Selection Indices and Use of Secondary Traits



Yield is controlled by many genes, and it is highly influenced by the environment along with often high genotype × environment interaction (GEI), resulting in low heritability estimates. Secondary traits are under the control of fewer genes, have lower GEI, and are characterized by higher heritability estimates. Therefore, traits that show consistent genotypic and phenotypic relationships with yield may be more effective as selection criteria than direct selection for grain yield alone. Breeders commonly use three methods to select for several traits, including tandem selection, independent culling, and index selection. In tandem selection, individual traits are improved successively. In independent culling, individuals must surpass a certain minimum value for each trait to be selected. The plants that are outstanding in certain traits may not be selected if they do not meet the minimum standards for other traits, whereas individuals that are relatively mediocre in some traits are selected as long as they meet the cutoff value in the others. In index selection, each trait is weighted by a score, and the individual scores are summed to give a total score, which is referred to as the index value (I) for the genotype. This is an attempt to correct the weaknesses in tandem selection and independent culling methods. For example, selection for maize grain yield under severe drought stress or low-N has often been considered inefficient because the estimates of heritability of grain yield has been observed to decline with reduced yield levels characteristic of stressed environments. Under these conditions, secondary traits may increase selection efficiency provided they have adaptive value, relatively high heritability, significant genetic correlation with grain yield, and are easy to measure. Based on this, base indices for selecting for Strigaresistance, drought, low-N, and multiple stress tolerance have been developed by IITA and CIMMYT scientists for selecting for tolerance to the individual stresses and/or multiple stress tolerance. Ensuring that greater response to selection is achieved using secondary traits in combination with grain yield in a selection index rather than the primary trait per se is an important strategy in the enhancement of early and extra-early maize in SSA.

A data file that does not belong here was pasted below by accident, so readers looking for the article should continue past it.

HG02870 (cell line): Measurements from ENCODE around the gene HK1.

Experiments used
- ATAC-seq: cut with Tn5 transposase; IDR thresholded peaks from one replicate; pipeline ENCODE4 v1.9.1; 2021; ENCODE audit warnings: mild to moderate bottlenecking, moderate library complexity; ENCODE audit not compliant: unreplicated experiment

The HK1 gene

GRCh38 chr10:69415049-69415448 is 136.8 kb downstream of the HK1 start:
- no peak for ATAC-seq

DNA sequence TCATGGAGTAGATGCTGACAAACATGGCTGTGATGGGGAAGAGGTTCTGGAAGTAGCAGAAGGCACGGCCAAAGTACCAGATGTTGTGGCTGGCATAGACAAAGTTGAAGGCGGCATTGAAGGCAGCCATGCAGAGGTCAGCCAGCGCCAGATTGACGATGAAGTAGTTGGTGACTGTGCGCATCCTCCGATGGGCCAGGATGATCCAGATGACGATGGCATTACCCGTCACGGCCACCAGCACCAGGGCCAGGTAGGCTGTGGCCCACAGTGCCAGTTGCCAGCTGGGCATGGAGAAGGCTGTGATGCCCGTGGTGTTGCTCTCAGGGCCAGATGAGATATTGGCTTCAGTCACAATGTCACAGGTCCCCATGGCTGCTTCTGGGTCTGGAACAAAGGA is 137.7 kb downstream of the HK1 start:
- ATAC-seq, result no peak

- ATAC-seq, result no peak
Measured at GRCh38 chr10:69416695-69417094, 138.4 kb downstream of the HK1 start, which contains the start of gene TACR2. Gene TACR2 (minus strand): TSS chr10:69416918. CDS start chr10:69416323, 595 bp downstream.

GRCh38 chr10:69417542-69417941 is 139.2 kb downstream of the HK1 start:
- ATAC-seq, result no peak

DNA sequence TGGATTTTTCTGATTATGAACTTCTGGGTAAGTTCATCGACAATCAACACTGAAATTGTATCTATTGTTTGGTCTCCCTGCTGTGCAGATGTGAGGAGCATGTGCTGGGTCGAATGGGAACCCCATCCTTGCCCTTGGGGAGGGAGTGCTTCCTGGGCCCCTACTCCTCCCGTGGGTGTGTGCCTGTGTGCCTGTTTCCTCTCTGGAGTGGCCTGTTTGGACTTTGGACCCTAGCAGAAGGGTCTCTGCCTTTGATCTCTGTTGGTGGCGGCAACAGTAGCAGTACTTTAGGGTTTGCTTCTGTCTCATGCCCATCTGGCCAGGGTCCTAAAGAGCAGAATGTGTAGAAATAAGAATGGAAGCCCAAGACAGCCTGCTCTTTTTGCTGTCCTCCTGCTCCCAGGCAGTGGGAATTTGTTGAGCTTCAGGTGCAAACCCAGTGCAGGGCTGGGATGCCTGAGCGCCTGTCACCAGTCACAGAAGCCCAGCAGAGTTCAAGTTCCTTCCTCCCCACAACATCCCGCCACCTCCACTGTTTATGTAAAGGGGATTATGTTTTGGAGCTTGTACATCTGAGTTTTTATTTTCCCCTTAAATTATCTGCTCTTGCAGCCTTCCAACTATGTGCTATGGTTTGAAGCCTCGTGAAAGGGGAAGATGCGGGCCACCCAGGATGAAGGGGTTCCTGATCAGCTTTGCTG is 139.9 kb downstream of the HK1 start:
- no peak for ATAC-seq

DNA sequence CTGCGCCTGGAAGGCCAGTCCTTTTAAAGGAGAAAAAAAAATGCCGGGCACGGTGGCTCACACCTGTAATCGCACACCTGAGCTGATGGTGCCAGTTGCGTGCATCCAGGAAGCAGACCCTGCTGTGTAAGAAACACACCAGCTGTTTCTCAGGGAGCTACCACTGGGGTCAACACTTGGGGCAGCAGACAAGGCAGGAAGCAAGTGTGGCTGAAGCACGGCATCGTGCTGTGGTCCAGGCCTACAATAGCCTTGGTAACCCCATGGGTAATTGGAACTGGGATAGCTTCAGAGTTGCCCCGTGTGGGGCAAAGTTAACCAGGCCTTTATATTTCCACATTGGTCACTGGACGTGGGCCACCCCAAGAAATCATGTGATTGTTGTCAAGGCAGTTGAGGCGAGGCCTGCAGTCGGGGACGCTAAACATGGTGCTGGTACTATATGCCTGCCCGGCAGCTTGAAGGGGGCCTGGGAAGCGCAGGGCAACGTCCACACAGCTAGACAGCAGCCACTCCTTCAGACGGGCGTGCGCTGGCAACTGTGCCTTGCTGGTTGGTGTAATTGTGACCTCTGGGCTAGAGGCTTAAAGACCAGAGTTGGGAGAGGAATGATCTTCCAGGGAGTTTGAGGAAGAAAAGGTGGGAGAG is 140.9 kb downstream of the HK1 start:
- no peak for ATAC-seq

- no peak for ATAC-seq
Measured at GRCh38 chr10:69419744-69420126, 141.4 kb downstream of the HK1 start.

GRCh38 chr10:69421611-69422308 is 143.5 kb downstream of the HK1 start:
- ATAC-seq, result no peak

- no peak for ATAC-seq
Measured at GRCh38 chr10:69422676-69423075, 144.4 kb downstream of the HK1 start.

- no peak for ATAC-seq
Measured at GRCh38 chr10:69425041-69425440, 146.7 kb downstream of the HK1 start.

Secondary Traits Extra-early Maize Independent Culling Tandem Selection Emerged Striga Plants 
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© Springer International Publishing AG 2017

Authors and Affiliations

  1. 1.International Institute of Tropical AgricultureIbadanNigeria
  2. 2.Obafemi Awolowo UniversityIle-IfeNigeria

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